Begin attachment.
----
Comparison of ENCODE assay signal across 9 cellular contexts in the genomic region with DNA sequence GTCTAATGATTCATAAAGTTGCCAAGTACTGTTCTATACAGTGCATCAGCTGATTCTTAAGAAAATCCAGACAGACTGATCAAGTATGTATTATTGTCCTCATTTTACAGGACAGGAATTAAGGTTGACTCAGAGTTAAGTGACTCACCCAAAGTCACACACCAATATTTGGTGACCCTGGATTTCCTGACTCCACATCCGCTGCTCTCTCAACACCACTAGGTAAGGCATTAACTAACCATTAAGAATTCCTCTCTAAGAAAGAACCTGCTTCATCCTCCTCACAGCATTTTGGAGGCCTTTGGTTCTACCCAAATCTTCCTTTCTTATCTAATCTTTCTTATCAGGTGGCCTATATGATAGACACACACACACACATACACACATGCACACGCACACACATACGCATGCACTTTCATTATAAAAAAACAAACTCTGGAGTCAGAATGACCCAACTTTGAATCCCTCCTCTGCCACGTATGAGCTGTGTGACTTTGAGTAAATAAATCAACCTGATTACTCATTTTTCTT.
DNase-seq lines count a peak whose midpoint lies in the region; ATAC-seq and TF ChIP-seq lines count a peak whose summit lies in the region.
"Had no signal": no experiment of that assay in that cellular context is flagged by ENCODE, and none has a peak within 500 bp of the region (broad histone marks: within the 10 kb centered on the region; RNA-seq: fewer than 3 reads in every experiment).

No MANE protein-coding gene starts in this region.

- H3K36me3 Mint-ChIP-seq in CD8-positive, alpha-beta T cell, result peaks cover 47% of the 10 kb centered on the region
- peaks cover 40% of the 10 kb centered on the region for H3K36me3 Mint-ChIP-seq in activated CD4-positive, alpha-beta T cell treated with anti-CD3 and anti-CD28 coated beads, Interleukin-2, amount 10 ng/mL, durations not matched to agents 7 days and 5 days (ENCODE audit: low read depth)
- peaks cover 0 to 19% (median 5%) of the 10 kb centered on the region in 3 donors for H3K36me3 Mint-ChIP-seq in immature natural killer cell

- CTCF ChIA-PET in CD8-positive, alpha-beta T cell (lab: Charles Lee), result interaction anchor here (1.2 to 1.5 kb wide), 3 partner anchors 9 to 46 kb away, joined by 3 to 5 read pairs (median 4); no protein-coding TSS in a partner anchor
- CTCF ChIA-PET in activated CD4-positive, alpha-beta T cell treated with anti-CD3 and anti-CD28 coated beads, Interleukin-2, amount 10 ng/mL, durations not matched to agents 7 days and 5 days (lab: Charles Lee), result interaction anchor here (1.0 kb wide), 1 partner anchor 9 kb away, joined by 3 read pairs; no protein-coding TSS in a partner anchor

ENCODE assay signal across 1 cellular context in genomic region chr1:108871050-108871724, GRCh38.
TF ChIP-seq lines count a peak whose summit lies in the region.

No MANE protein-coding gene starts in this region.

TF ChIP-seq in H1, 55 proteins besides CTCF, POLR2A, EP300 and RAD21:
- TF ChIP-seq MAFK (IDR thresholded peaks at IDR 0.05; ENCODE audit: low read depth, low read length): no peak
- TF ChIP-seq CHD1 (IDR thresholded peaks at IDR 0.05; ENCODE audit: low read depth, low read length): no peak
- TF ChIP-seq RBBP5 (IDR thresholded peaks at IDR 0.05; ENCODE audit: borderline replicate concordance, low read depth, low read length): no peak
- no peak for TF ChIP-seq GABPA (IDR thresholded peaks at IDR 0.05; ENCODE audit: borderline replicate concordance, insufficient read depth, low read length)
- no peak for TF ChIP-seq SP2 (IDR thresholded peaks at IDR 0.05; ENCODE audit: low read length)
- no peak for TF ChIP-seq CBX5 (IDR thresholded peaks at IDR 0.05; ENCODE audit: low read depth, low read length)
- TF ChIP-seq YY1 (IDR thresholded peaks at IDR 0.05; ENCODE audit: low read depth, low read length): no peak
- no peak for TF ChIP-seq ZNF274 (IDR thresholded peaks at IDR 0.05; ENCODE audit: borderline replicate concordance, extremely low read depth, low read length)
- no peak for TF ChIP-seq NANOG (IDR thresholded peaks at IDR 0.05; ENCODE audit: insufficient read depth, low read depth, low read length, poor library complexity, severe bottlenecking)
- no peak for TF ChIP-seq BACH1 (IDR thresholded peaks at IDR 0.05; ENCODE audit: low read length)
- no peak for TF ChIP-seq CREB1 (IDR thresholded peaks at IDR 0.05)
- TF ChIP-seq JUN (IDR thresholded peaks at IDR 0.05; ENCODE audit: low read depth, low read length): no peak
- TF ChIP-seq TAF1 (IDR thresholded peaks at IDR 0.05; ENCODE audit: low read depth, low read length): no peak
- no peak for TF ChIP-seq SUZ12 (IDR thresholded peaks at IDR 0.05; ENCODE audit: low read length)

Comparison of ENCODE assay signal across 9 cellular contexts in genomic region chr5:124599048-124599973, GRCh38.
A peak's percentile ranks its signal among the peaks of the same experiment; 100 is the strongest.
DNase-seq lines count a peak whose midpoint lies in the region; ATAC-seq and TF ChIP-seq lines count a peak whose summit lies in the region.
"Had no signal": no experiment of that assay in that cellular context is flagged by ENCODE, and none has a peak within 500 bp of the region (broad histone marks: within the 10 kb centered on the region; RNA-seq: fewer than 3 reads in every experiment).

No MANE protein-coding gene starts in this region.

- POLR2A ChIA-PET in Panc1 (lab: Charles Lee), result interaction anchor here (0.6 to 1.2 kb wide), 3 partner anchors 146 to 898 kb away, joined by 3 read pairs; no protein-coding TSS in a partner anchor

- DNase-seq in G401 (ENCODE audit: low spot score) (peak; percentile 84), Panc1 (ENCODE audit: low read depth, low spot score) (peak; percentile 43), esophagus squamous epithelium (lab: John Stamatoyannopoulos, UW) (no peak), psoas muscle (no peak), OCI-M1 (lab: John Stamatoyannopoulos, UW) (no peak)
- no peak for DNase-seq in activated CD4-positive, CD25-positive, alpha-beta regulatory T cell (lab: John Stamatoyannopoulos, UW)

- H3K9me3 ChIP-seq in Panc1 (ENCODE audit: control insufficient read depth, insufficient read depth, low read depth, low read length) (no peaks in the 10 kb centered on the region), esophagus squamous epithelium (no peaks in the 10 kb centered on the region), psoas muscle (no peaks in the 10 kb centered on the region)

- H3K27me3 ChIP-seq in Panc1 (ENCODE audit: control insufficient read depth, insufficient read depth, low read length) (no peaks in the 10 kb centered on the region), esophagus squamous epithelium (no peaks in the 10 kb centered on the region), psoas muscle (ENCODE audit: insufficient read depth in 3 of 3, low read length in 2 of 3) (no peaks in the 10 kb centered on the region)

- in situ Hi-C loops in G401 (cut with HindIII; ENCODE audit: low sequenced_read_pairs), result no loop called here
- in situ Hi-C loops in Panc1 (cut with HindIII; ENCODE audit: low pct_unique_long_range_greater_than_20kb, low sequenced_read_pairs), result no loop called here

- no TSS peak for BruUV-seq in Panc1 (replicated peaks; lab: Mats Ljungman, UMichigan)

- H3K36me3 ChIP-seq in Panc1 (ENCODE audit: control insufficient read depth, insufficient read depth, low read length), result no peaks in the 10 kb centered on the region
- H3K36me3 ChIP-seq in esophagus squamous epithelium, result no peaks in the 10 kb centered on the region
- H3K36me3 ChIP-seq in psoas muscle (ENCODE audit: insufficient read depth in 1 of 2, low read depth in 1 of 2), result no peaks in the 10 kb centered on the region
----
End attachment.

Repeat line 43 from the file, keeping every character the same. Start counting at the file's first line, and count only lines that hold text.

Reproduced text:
- H3K36me3 ChIP-seq in psoas muscle (ENCODE audit: insufficient read depth in 1 of 2, low read depth in 1 of 2), result no peaks in the 10 kb centered on the region